Prioritizing the right elements of your workload is the foundation of being effective in the workplace, but how do you achieve this when everything's important?
Being able to effectively prioritize the right tasks in your workload is an essential part of being a strong and valuable leader. But how do you do this when everything is important?
Focus on strategy
If it feels like everything is of equal importance, the first place you need to start is your strategy. This should clearly identify what elements of your workload are the highest priority, which are the lowest, and everything in between.
According to Professor Richard Rumelt's book 'Good Strategy. Bad Strategy', there are three key parts of a good strategy:
- A Diagnosis to define or explain the challenge, helping to simplify your method by identifying certain aspects as critical
- A Guiding Policy or overall approach to deal with or cope with any obstacles identified
- Coherent Actions that deliver the Guiding Policy
Look for the most far-reaching tasks
Take the lead from Airbnb Co-Founder Brian Chesky and look for the tasks that can accomplish the most by being completed. He says that he makes a long list of things that need doing and then tries to divide them into groups. Chesky then looks for the actions that can complete most of the smaller tasks.
"If you have a list of 20 things to do, you often realize that if you do three big things, these other 20 things are going to be solved in some way by three big things. So it’s my way of finding out how to do fewer, bigger things."
Focus on communication
You need to identify the ways in which it is easiest and most straightforward for people to communicate with you and vice versa. This may be different when you're talking to individuals vs the whole team vs the entire department vs the whole company, but investing time to find the most suitable option for each will pay off in the long run.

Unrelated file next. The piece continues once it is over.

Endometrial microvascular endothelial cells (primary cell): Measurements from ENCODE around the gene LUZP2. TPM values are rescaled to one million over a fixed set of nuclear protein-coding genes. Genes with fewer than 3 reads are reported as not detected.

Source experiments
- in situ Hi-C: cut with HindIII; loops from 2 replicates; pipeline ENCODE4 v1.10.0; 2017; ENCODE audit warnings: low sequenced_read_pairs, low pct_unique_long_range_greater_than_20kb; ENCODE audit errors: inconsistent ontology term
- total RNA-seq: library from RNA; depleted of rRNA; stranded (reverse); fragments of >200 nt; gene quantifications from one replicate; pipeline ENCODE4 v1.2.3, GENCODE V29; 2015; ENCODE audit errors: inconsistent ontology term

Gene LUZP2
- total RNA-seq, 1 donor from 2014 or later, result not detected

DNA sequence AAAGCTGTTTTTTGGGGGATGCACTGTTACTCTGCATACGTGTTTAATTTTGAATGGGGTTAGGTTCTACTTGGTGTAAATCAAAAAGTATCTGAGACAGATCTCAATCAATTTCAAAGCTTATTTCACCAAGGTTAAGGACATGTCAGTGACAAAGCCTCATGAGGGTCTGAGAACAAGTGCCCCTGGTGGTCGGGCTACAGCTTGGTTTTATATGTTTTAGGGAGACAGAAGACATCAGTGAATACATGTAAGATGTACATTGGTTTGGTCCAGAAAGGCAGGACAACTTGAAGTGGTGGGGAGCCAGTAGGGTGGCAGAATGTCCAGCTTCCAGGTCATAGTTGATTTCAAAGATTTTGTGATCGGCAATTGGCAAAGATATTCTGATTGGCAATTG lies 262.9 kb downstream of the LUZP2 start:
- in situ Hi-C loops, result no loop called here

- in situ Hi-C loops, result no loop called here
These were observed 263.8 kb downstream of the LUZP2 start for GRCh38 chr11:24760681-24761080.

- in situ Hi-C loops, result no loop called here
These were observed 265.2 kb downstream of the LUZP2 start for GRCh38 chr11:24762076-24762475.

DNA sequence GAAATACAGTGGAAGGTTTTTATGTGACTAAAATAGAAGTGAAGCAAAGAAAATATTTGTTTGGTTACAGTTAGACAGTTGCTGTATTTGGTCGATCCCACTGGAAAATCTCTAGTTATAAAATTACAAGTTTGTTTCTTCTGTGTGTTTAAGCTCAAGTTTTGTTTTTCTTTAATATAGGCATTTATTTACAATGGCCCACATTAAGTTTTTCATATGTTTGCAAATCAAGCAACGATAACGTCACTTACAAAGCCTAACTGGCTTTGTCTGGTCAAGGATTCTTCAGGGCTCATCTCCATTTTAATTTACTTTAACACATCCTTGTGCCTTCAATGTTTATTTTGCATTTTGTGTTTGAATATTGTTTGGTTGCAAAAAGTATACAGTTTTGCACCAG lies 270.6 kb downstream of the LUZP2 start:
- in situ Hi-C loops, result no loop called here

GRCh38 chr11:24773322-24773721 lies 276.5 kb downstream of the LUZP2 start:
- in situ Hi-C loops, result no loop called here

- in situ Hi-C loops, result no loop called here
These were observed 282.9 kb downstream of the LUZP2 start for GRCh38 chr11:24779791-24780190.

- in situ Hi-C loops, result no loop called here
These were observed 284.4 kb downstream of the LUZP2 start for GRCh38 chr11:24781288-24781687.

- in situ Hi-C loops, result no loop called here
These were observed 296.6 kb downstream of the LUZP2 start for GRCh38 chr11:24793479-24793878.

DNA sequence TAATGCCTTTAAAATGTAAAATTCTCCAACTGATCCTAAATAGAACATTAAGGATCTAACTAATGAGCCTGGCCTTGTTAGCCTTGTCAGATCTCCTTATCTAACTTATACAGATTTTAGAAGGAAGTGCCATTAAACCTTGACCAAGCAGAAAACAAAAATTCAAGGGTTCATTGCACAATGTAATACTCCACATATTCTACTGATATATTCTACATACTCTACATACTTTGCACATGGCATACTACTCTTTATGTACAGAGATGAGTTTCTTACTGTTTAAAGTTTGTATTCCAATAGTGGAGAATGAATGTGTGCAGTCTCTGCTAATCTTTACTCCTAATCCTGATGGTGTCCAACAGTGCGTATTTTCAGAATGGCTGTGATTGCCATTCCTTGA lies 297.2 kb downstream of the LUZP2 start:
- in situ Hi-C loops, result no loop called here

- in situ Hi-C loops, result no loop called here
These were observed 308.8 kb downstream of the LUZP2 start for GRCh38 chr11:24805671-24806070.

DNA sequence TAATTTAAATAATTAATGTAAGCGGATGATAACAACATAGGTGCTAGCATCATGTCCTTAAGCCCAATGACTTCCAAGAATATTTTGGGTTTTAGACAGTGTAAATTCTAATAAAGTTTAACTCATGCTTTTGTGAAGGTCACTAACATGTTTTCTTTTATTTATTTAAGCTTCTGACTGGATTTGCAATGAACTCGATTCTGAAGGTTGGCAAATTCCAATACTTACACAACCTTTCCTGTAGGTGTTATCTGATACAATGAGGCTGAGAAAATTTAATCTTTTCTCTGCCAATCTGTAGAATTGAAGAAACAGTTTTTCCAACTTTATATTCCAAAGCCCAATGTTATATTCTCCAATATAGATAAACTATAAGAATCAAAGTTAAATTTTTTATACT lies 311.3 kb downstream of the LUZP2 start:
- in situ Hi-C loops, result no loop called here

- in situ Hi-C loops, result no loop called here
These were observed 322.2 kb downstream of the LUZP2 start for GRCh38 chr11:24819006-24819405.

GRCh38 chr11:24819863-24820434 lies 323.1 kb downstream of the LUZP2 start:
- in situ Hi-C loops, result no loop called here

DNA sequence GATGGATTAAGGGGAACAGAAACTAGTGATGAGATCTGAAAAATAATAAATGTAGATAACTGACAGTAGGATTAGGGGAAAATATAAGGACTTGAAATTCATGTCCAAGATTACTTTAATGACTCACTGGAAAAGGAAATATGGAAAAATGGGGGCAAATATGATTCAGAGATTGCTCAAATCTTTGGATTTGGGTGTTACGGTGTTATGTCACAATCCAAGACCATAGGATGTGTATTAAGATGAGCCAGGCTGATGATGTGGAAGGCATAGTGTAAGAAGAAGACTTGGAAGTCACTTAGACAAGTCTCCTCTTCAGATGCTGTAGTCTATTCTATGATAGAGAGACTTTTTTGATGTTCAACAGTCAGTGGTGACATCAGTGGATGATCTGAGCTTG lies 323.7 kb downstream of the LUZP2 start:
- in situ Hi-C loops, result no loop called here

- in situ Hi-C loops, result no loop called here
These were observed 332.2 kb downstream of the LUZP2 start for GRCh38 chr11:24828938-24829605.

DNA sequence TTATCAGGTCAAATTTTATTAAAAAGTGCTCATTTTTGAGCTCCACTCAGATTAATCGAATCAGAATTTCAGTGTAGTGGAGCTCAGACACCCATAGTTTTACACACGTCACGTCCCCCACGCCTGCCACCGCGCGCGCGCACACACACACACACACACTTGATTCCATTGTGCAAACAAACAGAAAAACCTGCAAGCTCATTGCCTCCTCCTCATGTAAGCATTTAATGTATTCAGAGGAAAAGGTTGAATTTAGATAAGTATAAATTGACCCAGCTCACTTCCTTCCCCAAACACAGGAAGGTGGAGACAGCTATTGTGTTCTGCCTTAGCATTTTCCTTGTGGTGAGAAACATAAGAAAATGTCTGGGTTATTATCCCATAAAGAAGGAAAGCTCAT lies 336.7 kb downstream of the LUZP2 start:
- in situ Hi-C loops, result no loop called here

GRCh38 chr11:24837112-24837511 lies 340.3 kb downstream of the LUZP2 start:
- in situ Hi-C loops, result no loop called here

You waste an incredible amount of time chasing people or having to re-explain something that you've already talked about. As well as looking at the communication methods, you need to look at the techniques you're using to make sure you're being effective.
Identify bottlenecks in the system
Finding bottlenecks in your method of working or in your actual workload can help you be more productive with your time. Long wait times, high stress levels and backlogs of work can all be key signs that there's a bottleneck somewhere. Once you have identified it, there are a number of strategies to help you solve it.
One popular method is the '5 Whys' problem-solving technique, which aims to tackle the heart of the problem rather than looking for short-term fixes. It's based on a seven-step method of identifying the issue and then asking yourself why after each answer has been found.
Treat your time as a product
Treating yourself as you would any other supplier or product can help you see how to make the most of your time. For example, if you spend eight hours a month on admin tasks, outsourcing this to a third-party could save you money and leave you free to focus on more high-skill tasks.
This is one of the best-kept secrets of Silicon Valley companies, who offshore and outsource a significant proportion of their everyday, low-level jobs. If you waste a lot of time creating Excel documents, understanding spreadsheets or deciding whether photos are appropriate, then turning to a third-party tool or service could save you a massive amount of time.
When you're a Manager, this can be reflected across your entire team, freeing up a lot of internal resource and ensuring your skilled professionals are working on tasks dependent on their expertise.
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